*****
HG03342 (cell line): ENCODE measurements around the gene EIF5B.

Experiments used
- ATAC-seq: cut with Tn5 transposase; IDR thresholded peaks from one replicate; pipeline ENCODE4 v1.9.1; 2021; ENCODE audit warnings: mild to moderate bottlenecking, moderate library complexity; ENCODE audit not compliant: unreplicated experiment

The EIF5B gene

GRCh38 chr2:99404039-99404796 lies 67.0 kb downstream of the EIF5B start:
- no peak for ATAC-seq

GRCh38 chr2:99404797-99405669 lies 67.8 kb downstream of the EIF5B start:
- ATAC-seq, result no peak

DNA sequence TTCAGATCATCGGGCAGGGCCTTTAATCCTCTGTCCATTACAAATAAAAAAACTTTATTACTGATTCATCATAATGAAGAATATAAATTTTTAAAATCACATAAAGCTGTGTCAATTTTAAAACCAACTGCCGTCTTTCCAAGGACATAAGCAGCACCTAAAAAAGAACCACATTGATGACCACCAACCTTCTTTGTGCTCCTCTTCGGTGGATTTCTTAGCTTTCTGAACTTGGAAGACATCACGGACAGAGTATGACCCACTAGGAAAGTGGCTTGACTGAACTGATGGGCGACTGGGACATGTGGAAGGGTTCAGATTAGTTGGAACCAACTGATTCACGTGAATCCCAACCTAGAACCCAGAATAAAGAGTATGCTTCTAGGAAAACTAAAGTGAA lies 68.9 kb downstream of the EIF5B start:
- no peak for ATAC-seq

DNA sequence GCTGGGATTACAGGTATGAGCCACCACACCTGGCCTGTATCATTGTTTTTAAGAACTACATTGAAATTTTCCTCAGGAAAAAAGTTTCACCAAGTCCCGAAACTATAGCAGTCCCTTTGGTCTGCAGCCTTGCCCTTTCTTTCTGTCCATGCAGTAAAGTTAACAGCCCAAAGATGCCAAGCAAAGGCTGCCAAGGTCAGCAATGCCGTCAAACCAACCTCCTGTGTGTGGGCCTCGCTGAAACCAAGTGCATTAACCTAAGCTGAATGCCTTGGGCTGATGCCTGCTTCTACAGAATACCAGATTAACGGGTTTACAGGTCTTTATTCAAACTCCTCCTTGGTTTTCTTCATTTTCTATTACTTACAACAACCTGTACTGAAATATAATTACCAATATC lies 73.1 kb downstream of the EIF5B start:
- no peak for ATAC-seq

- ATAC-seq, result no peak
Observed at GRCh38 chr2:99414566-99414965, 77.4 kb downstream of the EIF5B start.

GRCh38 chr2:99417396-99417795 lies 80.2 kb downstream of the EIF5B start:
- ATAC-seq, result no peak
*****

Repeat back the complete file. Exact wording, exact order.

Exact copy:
HG03342 (cell line): ENCODE measurements around the gene EIF5B.

Experiments used
- ATAC-seq: cut with Tn5 transposase; IDR thresholded peaks from one replicate; pipeline ENCODE4 v1.9.1; 2021; ENCODE audit warnings: mild to moderate bottlenecking, moderate library complexity; ENCODE audit not compliant: unreplicated experiment

The EIF5B gene

GRCh38 chr2:99404039-99404796 lies 67.0 kb downstream of the EIF5B start:
- no peak for ATAC-seq

GRCh38 chr2:99404797-99405669 lies 67.8 kb downstream of the EIF5B start:
- ATAC-seq, result no peak

DNA sequence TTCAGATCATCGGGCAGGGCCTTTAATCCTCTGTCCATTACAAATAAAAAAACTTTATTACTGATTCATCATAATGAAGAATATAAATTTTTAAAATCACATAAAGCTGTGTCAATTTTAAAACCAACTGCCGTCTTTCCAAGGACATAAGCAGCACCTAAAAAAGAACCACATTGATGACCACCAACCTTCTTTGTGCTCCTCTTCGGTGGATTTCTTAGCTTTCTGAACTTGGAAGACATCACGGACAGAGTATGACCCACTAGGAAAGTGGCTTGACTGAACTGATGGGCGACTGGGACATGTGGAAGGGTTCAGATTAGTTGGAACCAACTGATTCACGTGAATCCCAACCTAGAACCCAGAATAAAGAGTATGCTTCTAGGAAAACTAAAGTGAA lies 68.9 kb downstream of the EIF5B start:
- no peak for ATAC-seq

DNA sequence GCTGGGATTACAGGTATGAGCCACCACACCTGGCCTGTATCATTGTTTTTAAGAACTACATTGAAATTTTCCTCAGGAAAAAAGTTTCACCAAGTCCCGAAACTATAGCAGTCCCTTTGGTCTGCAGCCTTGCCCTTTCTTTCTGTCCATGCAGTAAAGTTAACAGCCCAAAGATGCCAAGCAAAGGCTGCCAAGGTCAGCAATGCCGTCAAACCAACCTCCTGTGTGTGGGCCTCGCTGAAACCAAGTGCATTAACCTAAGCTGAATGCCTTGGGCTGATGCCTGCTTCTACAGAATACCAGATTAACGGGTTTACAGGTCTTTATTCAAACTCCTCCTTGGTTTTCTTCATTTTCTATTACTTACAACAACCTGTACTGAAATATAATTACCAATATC lies 73.1 kb downstream of the EIF5B start:
- no peak for ATAC-seq

- ATAC-seq, result no peak
Observed at GRCh38 chr2:99414566-99414965, 77.4 kb downstream of the EIF5B start.

GRCh38 chr2:99417396-99417795 lies 80.2 kb downstream of the EIF5B start:
- ATAC-seq, result no peak